by Jan Drexler
When I was a mother of young children, I ran into a problem. I call it deficit spending.
I was spending my creativity as I cared for the needs of these helpless children. There is a ten-year age span between my oldest and youngest sons, so I was dealing with pre-adolescent angst at the same time I was potty-training a very determined two-year-old. For years, the time and energy I spent on my children far outweighed the time and energy I put back into myself.
Before long I realized I needed more in my life than diapers and acne treatments. Homeschooling my children helped, and so did Bible study. They both opened new doors to learning and using my mind. As those doors swung wide, I searched for new ways to fill the tank of my creative energy that I depleted rapidly through the hours of the day.
Then I ran across a concept that is now well-known in homeschooling circles: “mother culture.” The idea is that parents, to teach and raise their children, need to refresh and refuel their own minds. They need to make sure the well doesn’t run dry.
The same thing can happen to writers. Crafting a book from a germ of an idea into a published work takes creative effort that can exhaust you unless you’re careful to avoid deficit spending.
There are three main ways I refuel my creativity:
The first is reading. I always tell writers to read, read, read, and then read some more! I read fiction and non-fiction, inside and outside of my genre. I’m careful to read with my brain turned on so I can engage with the authors. The classic, “How to Read a Book” by Mortimer J. Adler and Charles Van Doren is a great help in learning how to read this way.
The second way I refuel is with art. I am a visual person, so the visual arts appeal to me. I spend time working on crafts that please my visual sensibilities. A beautiful picture or a pleasing landscape (created by the true Artist) is a geyser of fresh water in my creative well.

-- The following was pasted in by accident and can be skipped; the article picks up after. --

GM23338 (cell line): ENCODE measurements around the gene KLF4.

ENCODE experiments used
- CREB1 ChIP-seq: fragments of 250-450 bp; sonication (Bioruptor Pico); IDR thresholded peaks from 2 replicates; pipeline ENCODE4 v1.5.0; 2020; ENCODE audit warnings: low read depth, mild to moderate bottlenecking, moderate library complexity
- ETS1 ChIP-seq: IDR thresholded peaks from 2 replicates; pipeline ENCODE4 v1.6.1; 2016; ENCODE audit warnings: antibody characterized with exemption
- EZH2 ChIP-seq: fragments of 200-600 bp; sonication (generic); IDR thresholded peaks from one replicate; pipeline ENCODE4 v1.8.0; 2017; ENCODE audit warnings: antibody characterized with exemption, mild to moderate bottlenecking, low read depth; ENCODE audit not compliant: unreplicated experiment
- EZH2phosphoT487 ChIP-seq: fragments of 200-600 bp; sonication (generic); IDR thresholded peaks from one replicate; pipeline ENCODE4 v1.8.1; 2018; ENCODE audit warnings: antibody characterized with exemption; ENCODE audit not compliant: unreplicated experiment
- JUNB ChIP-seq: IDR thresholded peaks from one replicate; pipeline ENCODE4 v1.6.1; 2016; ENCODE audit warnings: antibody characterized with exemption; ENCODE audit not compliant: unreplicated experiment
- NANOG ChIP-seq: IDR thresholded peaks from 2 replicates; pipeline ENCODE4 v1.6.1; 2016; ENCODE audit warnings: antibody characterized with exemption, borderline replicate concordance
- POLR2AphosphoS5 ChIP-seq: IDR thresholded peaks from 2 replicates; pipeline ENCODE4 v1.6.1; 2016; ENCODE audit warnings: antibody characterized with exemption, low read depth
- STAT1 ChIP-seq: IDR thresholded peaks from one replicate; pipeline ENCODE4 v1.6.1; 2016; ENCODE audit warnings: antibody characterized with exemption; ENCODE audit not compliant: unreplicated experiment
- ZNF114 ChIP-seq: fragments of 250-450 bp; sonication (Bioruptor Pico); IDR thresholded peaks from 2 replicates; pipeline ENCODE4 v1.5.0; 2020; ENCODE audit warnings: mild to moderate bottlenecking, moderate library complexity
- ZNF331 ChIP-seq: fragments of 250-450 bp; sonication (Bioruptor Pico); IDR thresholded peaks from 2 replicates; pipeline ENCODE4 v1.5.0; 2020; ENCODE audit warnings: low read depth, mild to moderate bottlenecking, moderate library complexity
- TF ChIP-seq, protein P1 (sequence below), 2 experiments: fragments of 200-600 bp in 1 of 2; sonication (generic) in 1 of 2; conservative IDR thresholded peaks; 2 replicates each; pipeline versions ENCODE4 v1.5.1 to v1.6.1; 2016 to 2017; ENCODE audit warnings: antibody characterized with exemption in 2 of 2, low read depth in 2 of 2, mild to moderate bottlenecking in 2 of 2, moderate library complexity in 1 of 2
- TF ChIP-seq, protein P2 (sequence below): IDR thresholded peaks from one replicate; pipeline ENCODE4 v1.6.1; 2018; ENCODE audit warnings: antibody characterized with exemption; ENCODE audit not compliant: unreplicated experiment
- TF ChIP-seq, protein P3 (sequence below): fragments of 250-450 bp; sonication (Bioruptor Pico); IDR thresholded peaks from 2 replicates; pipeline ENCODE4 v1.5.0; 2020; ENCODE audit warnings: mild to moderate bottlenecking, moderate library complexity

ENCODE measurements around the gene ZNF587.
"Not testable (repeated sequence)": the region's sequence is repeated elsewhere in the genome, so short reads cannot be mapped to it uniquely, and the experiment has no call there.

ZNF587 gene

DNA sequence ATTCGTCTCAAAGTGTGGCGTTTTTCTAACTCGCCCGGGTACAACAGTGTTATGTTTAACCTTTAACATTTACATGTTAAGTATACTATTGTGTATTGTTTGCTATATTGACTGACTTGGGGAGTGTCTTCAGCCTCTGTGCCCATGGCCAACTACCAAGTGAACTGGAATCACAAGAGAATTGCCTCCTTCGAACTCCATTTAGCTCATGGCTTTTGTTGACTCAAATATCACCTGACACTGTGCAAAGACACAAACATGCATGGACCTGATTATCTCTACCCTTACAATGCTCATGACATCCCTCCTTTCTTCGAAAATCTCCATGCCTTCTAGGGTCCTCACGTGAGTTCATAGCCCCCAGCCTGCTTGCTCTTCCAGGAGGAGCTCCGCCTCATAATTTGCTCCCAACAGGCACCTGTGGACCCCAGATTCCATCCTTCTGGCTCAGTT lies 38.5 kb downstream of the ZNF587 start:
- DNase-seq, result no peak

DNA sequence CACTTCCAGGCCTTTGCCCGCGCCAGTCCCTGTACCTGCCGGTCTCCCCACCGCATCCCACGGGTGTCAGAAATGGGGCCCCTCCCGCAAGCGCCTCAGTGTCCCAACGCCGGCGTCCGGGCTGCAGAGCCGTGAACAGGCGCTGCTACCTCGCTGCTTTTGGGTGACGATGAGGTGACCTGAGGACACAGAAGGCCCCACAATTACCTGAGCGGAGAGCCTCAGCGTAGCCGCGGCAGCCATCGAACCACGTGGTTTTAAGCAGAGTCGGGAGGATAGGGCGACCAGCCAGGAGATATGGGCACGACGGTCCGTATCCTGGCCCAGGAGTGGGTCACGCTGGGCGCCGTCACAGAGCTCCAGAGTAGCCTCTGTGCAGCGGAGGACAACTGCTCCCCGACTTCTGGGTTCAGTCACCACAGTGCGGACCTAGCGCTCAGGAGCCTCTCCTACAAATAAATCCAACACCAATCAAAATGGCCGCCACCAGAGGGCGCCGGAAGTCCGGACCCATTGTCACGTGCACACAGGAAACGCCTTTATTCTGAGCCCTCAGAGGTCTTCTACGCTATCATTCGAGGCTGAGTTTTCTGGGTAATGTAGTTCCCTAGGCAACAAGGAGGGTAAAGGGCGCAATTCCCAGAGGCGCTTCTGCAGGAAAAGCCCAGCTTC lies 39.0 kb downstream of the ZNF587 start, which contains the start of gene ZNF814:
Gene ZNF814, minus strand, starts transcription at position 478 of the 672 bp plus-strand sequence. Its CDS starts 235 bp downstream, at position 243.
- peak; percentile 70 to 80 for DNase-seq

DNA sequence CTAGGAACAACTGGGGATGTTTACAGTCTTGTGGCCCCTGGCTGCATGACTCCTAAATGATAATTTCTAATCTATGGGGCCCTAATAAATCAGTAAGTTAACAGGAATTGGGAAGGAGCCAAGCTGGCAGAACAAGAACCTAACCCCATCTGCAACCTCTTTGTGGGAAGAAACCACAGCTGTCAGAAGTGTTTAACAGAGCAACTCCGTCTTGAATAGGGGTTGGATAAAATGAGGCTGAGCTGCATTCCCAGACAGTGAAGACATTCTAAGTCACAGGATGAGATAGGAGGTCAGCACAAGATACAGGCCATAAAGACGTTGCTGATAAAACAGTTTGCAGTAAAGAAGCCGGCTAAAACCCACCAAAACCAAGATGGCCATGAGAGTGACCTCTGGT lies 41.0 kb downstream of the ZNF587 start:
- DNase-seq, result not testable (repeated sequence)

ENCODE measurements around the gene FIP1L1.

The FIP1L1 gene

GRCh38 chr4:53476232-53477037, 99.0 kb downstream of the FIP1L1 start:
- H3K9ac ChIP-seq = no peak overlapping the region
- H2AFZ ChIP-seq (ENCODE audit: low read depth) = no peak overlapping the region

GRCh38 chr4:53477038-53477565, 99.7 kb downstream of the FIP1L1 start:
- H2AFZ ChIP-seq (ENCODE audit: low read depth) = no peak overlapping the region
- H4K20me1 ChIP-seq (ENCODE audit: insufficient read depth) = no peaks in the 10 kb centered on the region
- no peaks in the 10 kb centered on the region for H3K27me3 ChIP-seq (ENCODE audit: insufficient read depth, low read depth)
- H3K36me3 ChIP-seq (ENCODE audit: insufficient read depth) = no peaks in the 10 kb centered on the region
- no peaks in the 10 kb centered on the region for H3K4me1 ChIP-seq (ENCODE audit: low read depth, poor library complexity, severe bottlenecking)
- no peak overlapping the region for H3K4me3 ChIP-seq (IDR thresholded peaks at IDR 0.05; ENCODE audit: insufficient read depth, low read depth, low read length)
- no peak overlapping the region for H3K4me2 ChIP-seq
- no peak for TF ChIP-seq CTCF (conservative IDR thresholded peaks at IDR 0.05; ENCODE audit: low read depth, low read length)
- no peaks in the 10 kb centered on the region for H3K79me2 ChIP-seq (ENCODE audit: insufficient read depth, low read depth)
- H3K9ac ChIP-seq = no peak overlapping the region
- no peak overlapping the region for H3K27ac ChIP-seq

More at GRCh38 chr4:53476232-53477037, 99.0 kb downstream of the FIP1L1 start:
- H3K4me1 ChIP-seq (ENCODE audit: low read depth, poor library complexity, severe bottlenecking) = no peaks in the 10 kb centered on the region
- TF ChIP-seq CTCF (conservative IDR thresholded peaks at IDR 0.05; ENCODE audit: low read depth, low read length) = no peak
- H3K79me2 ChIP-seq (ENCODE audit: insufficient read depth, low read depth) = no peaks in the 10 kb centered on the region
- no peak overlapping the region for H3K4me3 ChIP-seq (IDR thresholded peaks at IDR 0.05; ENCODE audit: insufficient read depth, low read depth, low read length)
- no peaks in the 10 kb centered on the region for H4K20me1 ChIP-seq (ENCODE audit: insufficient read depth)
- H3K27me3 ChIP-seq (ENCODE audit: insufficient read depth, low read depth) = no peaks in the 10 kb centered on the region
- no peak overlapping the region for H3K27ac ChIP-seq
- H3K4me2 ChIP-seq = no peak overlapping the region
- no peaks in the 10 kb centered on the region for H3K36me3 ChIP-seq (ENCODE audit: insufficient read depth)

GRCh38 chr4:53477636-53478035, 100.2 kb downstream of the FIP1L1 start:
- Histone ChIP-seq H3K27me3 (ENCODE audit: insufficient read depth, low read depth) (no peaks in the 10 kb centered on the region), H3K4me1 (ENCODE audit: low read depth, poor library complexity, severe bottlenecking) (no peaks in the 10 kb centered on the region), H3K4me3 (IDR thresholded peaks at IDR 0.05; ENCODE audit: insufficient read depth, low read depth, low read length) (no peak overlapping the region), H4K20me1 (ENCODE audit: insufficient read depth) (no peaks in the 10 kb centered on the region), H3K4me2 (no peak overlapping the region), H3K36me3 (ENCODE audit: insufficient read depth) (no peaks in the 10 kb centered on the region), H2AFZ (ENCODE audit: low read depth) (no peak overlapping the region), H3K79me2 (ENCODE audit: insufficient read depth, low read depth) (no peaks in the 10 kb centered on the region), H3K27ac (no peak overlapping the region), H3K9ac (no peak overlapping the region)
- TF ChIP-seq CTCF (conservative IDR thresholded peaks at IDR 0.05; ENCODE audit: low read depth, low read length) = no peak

The third way I keep my creative well full is with music. I am a poor piano player, but I love playing. (There is no rule that says you must be good at something to enjoy it!) So, I set aside at least ten minutes a day to play through a favorite piece or work on learning a new one. I also listen to music. I love the classics, and often have Mozart or Beethoven playing. I also listen to instrumental hymns while I’m working. But my musical tastes are as varied as my reading tastes, and I’m as likely to be listening to The Sons of the Pioneers as I am Pentatonix.
These are activities that keep my creative well from going dry, but they might not be the types of outlets you need. Maybe the thing that keeps you going is an outdoor activity like mountain biking or running. Maybe it’s watching a good movie. Maybe it’s a day at the spa with friends.
The key is to find those things that refresh and refill your mind. Keep the creative well filled, and you’ll find that it spills over into your writing.
Jan Drexler lives in the Black Hills of South Dakota with her husband of thirty-five years, where she enjoys hiking and spending time with their expanding family. She is the author of several books from Love Inspired Historical, as well as “The Journey to Pleasant Prairie” series from Revell.